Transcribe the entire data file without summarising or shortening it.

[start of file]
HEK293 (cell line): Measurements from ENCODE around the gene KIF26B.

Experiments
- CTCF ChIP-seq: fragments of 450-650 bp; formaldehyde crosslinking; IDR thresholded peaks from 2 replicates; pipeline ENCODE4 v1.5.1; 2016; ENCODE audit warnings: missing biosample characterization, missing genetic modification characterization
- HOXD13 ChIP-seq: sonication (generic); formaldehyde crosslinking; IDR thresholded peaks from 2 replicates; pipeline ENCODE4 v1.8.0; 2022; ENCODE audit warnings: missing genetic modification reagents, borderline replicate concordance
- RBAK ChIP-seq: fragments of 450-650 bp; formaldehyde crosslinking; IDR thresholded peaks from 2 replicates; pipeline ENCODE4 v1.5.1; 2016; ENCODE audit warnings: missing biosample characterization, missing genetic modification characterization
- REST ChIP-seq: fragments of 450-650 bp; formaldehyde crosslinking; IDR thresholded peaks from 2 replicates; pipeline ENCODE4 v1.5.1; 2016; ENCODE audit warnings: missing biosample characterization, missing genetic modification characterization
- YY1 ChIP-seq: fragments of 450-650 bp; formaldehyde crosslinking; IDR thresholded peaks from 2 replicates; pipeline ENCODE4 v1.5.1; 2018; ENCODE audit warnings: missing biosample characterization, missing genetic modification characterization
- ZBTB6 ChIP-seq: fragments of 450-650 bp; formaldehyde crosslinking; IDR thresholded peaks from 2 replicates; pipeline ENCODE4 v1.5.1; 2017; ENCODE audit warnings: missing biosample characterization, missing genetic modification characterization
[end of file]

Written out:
HEK293 (cell line): Measurements from ENCODE around the gene KIF26B.

Experiments
- CTCF ChIP-seq: fragments of 450-650 bp; formaldehyde crosslinking; IDR thresholded peaks from 2 replicates; pipeline ENCODE4 v1.5.1; 2016; ENCODE audit warnings: missing biosample characterization, missing genetic modification characterization
- HOXD13 ChIP-seq: sonication (generic); formaldehyde crosslinking; IDR thresholded peaks from 2 replicates; pipeline ENCODE4 v1.8.0; 2022; ENCODE audit warnings: missing genetic modification reagents, borderline replicate concordance
- RBAK ChIP-seq: fragments of 450-650 bp; formaldehyde crosslinking; IDR thresholded peaks from 2 replicates; pipeline ENCODE4 v1.5.1; 2016; ENCODE audit warnings: missing biosample characterization, missing genetic modification characterization
- REST ChIP-seq: fragments of 450-650 bp; formaldehyde crosslinking; IDR thresholded peaks from 2 replicates; pipeline ENCODE4 v1.5.1; 2016; ENCODE audit warnings: missing biosample characterization, missing genetic modification characterization
- YY1 ChIP-seq: fragments of 450-650 bp; formaldehyde crosslinking; IDR thresholded peaks from 2 replicates; pipeline ENCODE4 v1.5.1; 2018; ENCODE audit warnings: missing biosample characterization, missing genetic modification characterization
- ZBTB6 ChIP-seq: fragments of 450-650 bp; formaldehyde crosslinking; IDR thresholded peaks from 2 replicates; pipeline ENCODE4 v1.5.1; 2017; ENCODE audit warnings: missing biosample characterization, missing genetic modification characterization